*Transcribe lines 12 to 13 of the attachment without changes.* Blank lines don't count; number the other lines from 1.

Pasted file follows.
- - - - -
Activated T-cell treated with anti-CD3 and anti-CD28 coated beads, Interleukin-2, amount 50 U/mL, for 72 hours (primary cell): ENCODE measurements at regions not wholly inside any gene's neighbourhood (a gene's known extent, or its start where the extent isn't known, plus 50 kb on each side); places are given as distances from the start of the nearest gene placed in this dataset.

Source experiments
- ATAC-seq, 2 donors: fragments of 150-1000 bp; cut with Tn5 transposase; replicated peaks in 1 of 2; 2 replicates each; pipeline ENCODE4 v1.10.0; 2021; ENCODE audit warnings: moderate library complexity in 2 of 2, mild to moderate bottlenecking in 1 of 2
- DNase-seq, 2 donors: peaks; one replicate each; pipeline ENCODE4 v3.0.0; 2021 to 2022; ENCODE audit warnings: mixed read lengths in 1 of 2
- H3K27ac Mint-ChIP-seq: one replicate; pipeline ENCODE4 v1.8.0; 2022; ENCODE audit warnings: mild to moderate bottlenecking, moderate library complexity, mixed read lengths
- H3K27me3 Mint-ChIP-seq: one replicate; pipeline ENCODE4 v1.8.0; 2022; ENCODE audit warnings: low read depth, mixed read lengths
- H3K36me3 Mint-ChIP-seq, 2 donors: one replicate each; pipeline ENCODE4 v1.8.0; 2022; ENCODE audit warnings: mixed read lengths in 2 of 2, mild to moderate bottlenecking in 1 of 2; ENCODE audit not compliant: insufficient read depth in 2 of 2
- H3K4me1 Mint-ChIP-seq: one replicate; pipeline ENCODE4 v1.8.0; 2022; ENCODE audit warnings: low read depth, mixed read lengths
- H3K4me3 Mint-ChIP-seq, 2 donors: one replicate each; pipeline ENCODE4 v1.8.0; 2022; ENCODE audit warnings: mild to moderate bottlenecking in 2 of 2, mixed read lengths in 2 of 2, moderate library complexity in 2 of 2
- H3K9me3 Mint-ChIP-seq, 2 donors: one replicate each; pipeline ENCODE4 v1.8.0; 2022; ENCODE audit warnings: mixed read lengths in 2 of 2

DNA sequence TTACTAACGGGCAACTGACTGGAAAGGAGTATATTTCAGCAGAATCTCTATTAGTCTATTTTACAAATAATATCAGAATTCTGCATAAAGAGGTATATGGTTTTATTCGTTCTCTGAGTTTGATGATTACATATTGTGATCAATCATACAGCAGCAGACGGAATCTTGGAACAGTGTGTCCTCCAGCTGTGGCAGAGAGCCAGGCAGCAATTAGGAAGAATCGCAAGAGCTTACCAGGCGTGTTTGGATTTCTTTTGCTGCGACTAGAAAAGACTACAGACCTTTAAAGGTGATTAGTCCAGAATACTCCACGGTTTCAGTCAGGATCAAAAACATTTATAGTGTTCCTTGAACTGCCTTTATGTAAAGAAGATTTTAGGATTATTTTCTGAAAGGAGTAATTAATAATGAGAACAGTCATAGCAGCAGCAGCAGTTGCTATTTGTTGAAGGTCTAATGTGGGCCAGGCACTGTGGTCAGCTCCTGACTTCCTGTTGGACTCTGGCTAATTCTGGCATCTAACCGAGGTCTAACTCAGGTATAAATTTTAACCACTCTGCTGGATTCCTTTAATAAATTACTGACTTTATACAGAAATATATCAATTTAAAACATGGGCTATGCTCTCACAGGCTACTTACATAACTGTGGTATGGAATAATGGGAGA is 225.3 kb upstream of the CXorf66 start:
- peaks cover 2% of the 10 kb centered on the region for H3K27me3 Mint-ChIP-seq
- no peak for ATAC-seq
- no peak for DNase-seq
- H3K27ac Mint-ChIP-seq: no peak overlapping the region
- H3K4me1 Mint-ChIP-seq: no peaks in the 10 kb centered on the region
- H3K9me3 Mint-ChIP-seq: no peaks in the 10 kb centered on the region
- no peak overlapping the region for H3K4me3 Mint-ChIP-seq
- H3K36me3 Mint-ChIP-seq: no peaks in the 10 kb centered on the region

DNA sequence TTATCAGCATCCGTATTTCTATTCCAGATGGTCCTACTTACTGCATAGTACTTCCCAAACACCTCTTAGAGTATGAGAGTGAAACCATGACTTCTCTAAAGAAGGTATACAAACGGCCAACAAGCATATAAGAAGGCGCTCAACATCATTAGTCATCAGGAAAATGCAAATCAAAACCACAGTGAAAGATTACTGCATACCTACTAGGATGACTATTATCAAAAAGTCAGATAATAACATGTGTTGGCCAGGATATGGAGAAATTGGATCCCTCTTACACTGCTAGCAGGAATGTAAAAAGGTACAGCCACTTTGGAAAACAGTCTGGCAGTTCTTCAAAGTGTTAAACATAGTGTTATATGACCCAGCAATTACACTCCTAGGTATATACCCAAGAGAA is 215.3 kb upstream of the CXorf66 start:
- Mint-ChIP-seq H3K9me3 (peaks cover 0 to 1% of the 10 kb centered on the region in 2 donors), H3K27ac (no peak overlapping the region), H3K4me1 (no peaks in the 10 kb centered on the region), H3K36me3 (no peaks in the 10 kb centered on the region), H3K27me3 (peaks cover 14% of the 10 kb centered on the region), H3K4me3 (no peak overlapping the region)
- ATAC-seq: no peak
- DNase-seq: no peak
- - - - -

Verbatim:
- peaks cover 2% of the 10 kb centered on the region for H3K27me3 Mint-ChIP-seq
- no peak for ATAC-seq